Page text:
Public research funding plays a significant part in the background of successful products and solutions. It may support and boost the birth of active cooperation between academia and business.
“However, funding in itself does not guarantee innovations. At its best, it promotes the partners’ willingness to jointly understand the problem at hand and to come up together with a functional and also commercially viable solution by combining various kinds of know-how”, the director of the Confederation of Finnish Industries Riikka Heikinheimo says.
Heikinheimo has been active in a number of various duties in promoting cooperation between Finnish research and industry. She has taken part in making decisions on the funding for the research cooperation behind the bioproducts of the oil-refining company Neste for example.
“There were a strong vision of the future and a willingness to try out new things behind the project. There was also the ability to take risks boosted by public funding. At a later stage, the responsibility for the development moved to the company that has paid back the support it was provided many times over as taxes”, Heikinheimo says.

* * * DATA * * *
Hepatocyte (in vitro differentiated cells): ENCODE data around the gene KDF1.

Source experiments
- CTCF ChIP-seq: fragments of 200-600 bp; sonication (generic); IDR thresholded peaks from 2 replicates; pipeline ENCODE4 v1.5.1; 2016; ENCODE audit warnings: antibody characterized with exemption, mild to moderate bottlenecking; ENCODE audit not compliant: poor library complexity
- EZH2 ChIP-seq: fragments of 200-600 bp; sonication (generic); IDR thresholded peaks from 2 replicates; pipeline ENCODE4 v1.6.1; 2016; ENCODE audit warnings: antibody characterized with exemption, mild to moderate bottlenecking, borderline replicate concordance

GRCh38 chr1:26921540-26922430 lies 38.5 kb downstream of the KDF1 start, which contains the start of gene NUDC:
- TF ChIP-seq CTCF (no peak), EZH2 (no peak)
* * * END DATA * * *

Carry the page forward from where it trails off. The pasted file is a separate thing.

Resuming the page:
The Finnish Research Impact Foundation’s objectives are to increase the impact of cutting-edge research and to improve connections with industrial life, with an increased cooperation between the enterprises and academic research organizations as its central aim. The Foundation’s recent Tandem Industry Academia call is a case in point.
“I would say that feeding curiosity and encouraging cooperation are the main factors behind the creation of the Finnish Research Impact Foundation”, Heikinheimo says.
Many new products and services have had their background in active research cooperation. The role of research is a difficult one to see afterwards since the products are often made by companies for other companies yet examples are found in pharmacies as well as on the milk and bread shelves of shops.
“Cooperation between experts of different branches is often part of the background of successful products and new inventions. There is strength in bringing together different approaches. Demand for multidisciplinary cooperation keeps increasing when global challenges are observed. It is important, however, to understand that the problems are not only academic ones. Instead, bringing research findings to the market and launching production are equally enormous challenges”, Heikinheimo says.